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OOo

Is Oracle Holding Back OpenOffice Files from Apache?

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OOo

ostatic.com: Michael Meeks published some interesting statistics on the completeness of the OpenOffice source code contributed to the Apache Software Foundation. We can see that the Oracle OpenOffice code is incomplete.

The Open Source Office Software Sector Heats Up

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LibO
OOo

linuxjournal.com: The world of LibreOffice and OpenOffice(.org) has been heating up recently with several exciting and, at times, bewildering developments.

Also: Oracle and OpenOffice: The Final Insult

Oracle’s donation of OpenOffice disappoints

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OOo
  • Why Oracle’s donation of OpenOffice disappoints
  • What Oracle's Open Source Retreat Means
  • Apache president Jim Jagielski talks about OpenOffice.org next steps

OOo Going To Apache Makes No Sense

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OOo
  • Why OpenOffice Going To Apache Foundation Makes No Sense
  • Michael Meeks' thoughts
  • The big winner from Apache OpenOffice.org
  • Arguments Over the Future of OpenOffice.org

OpenOffice.org Contribution to Apache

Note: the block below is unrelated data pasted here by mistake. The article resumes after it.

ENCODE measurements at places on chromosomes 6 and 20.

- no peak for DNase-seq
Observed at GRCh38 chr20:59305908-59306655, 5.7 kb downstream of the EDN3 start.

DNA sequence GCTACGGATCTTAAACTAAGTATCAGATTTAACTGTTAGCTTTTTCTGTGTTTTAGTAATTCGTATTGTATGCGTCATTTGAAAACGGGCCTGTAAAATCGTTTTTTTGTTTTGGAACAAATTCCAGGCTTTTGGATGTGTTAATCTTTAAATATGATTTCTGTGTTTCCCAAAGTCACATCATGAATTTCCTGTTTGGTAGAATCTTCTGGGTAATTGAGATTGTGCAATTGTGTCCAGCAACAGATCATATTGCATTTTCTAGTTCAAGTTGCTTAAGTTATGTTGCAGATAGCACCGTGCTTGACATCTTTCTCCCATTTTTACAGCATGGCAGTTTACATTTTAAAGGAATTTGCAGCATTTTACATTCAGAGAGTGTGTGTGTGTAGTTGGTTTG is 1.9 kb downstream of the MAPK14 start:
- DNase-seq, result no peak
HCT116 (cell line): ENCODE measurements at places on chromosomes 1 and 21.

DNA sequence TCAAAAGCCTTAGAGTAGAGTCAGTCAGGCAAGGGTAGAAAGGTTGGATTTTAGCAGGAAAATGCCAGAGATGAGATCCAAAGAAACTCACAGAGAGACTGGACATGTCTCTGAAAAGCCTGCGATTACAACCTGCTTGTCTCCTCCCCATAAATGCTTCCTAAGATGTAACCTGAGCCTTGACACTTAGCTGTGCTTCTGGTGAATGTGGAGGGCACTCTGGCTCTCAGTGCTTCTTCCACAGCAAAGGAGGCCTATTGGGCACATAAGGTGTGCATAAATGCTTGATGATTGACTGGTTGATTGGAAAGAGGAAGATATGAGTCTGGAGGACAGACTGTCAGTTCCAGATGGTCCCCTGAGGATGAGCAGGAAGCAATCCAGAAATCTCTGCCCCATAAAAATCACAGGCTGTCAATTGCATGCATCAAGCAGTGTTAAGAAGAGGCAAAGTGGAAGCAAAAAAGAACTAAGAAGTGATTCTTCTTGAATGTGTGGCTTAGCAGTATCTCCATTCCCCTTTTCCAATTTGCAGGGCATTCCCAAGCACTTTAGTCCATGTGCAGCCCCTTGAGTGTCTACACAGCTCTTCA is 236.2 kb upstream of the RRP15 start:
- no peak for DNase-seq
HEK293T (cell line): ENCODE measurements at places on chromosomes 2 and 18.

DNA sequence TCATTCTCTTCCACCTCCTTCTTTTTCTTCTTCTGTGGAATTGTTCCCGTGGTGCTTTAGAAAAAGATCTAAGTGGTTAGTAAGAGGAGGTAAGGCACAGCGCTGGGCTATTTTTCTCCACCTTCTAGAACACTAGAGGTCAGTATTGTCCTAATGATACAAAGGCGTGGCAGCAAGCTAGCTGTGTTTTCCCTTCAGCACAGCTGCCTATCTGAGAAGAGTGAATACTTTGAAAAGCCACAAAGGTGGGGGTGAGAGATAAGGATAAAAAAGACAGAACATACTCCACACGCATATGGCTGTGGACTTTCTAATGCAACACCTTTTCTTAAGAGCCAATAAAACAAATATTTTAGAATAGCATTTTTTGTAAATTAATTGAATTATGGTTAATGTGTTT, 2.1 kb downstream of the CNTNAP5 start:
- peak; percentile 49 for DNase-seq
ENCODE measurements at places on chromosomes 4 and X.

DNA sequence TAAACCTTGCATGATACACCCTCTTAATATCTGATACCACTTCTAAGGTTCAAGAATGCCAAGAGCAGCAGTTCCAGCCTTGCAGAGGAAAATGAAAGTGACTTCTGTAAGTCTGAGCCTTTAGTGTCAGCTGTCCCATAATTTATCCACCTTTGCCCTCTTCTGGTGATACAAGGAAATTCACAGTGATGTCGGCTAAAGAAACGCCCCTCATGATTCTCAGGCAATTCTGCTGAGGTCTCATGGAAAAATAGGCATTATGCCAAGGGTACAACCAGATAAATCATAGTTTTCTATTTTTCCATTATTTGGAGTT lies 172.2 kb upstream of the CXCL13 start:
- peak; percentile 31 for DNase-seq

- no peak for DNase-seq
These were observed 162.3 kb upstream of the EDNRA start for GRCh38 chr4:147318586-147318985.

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OOo
  • Oracle's PR: Statements on OpenOffice.org Contribution to Apache
  • Rob Weir: An Invitation to Apache OpenOffice
  • The Document Foundation's Statement on Oracle OOo Apache
  • Bob Sutor: Some remarks on OpenOffice going to Apache

FOSS community petitions Oracle to release Openoffice.org assets

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OOo

worldlabel.com: On April 15th, 2011, Oracle announced that OpenOffice.org, its free-license office suite, would become a community project. Since then, Oracle employees working on OpenOffice.org are in the process of being laid off, code contributions have stopped, and several mailing lists and their archives have ceased to be available.

What the heck is happening with OpenOffice? (updated)

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zdnet.com: Oracle abandoned OpenOffice, but now it seems, thanks to IBM, that it may live on with another organization.

OpenOffice and LibreOffice Won't Be Kissing and Making Up

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LibO
OOo

ostatic.com: After last Friday's Oracle announcement that they were going to move OpenOffice.org to a community-based project everyone wondered what would be the result concerning The Document Foundation and LibreOffice.

LibreOffice 3.4 Beta 1 Available, Oracle Unchains OpenOffice

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OOo

linuxjournal.com: April 15 brought some interesting developments in the office suite front. Oracle's press release announcing its intention of halting commercial interest in OpenOffice.org came hours before The Document Foundation announced the release of LibreOffice 3.4 Beta 1.

Desktop Publishing Software With OpenOffice

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OOo

lockergnome.com: Recently I was asked by a family member to set them up with a copy of Publisher. Apparently, they weren’t aware of the cost involved in purchasing this software, so I suggested we look into some free alternatives that might better meet their needs.

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More in Tux Machines

GNU: The GNU C Library 2.28 and Guix on Android

  • Glibc 2.28 Upstream Will Build/Run Cleanly On GNU Hurd